SELECT al.title AS "album",
ar.name AS "artist",
COUNT(t.track_id) AS "tracks_purchased"
FROM invoice_line AS il
JOIN track AS t ON t.track_id = il.track_id
JOIN album AS al ON al.album_id = t.album_id
JOIN artist AS ar ON al.artist_id = ar.artist_id
GROUP BY 1
ORDER BY 3 DESC
Following is the official Solution:
FROM invoice_line il
INNER JOIN (
FROM track t
INNER JOIN album al ON al.album_id = t.album_id
INNER JOIN artist ar ON ar.artist_id = al.artist_id
ON ta.track_id = il.track_id
GROUP BY 1, 2
ORDER BY 3 DESC LIMIT 5;
Both of the above code produce the same output. But using subqueries just make it difficult to read and understand.
Any specific reason subqueries are preferable than a more straightforward solution like mine for this particular example?
The only reason I can think of is that for extremely large tables, subqueries might be faster because you end up joining on fewer columns using subqueries. I am not sure whether that’s something preferred in the industry or not, though.
I guess I am finding it difficult to appreciate subqueries for this particular question because it’s simpler/easier to work without them.
Did you use INNER JOIN or LEFT JOIN? I think the only difference is that you return only the relevant columns using subquery for visualization purposes. You may want to see how things work as you write the query. I noticed that is becomes very hard to display the results as you work when the number of columns get very large.
This exact point has been brought up by others in the past too! While subqueries are invaluable for a whole host of reasons, the particular use-case presented in the situation you raise does not quite demonstrate the full extent of the usefulness of subqueries. Rather, it’s just meant to impart the conceptual understanding of how subqueries work i.e. that you can use subqueries to turn an SQL query into a mini-table, thereby allowing you to do things like join operations on the results of that query.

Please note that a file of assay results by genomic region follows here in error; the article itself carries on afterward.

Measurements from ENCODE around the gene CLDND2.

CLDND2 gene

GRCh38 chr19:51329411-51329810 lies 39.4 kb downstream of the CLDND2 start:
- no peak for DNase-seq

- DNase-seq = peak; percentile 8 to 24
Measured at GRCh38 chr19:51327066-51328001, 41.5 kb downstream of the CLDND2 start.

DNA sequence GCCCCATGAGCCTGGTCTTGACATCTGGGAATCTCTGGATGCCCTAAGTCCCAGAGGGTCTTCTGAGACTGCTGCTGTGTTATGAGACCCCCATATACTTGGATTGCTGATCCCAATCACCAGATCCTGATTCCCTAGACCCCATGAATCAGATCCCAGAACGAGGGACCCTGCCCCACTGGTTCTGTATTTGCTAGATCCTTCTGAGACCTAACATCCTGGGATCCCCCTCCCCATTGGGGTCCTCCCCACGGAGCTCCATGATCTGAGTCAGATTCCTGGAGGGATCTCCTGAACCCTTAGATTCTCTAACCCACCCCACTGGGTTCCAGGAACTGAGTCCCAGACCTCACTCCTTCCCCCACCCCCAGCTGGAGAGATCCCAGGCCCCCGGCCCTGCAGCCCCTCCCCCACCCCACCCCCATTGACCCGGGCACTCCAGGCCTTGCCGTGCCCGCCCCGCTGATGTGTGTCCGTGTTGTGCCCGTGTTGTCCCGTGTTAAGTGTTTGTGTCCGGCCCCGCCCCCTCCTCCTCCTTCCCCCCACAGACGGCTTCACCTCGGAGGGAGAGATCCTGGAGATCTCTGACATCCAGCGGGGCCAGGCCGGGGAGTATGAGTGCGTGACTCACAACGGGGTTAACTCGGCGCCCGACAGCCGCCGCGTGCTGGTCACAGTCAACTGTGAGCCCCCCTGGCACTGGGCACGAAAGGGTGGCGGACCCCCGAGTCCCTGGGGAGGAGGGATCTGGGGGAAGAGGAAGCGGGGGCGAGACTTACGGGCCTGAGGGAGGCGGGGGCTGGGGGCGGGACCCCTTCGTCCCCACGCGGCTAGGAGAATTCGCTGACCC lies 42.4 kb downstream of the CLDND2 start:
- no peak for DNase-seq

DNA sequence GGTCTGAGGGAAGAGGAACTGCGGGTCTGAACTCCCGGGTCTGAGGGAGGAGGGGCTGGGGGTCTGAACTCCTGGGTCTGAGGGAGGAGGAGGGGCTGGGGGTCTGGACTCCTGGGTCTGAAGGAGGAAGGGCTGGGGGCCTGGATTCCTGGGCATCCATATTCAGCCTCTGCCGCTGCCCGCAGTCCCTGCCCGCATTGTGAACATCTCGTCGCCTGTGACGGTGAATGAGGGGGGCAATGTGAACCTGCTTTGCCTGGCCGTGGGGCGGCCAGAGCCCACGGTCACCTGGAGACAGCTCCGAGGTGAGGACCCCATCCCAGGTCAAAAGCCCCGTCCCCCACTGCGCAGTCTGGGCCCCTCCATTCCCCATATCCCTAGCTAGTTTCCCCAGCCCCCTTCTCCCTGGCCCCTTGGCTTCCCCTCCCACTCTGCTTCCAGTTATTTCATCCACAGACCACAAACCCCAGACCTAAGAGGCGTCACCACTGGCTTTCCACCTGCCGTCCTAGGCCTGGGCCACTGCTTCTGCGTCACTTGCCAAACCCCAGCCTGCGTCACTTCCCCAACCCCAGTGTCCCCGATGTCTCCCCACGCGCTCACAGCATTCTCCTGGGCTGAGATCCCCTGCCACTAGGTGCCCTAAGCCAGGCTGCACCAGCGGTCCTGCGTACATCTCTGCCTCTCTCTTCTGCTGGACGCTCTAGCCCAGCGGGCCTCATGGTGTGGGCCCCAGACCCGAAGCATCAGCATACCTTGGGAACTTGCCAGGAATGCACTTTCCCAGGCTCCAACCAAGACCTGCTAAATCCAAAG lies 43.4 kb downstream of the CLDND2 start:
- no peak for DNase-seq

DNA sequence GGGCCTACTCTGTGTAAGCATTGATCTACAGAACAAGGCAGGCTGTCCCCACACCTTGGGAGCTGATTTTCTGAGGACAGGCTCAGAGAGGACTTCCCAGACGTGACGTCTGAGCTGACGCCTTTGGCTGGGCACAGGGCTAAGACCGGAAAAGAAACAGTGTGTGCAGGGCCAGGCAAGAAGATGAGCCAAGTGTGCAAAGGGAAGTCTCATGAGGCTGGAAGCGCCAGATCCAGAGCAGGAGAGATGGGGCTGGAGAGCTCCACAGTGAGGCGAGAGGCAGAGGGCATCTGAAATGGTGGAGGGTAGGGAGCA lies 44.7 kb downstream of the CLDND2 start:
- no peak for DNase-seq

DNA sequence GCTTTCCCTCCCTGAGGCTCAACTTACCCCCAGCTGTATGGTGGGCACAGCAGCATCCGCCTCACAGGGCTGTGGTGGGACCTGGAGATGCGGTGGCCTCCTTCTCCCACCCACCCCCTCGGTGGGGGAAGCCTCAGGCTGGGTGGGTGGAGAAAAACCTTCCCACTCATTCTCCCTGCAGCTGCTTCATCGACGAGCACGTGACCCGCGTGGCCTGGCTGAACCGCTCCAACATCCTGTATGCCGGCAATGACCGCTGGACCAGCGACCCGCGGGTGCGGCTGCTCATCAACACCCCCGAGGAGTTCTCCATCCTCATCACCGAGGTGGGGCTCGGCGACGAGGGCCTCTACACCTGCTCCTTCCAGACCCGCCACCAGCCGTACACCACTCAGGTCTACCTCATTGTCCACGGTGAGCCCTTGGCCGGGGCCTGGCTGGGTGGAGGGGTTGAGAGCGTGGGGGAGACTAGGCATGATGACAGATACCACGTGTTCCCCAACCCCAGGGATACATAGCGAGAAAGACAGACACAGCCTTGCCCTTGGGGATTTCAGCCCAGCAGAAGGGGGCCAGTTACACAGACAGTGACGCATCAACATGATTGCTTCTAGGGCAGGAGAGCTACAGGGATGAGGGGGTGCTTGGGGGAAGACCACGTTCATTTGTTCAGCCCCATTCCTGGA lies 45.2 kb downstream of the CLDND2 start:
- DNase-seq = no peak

I’d definitely agree with you that it would probably feel more intuitive for a lot of people to proceed on this particular question without the use of a subquery.
Hey. Sorry for the delayed response, this escaped me.
I don’t have the time to really look at this problem right now, but I did notice an issue with your solution. Because of my lack of time at the moment, I don’t know if the issue (which I’ll mention below) destroys your solution completely or if it is easily fixable while keeping the spirit of your answer.
The problem with your code is that you’re selecting columns on which you’re not using any aggregate function, nor are they part of the GROUP BY clause. This is conceptually incorrect. Please read this answer for more details.
I recently finished writing a blog post (edit: not yet publishedhere it is) that dives deeper into this, but the gist of it is in the link above.
Hi Bruno. Thanks for the response. Yes, I have seen your answers by now.
Dataquest should really stress upon this when actually teaching this topic in the Content so that we develop a better, intuitive understanding of this when trying to implement this throughout the several exercises. Please correct me if I’m mistaken, but I don’t think that’s been done so far.
I still don’t grasp why it’s a problem if the query works but is not conceptually correct.
If we are focusing on a particular question to answer, and the above query runs and works, then why should it have to be conceptually correct? It still answers the question, right? It might not work for a different question, or on a different system with a different flavor of SQL. But it still works as of now. So, there isn’t as such a problem with it, correct?
If we are required to have the query to be structured the way you point out because otherwise it might lead to potential problems, how do we develop a better understanding of structuring queries to avoid those problems? Just through practicing?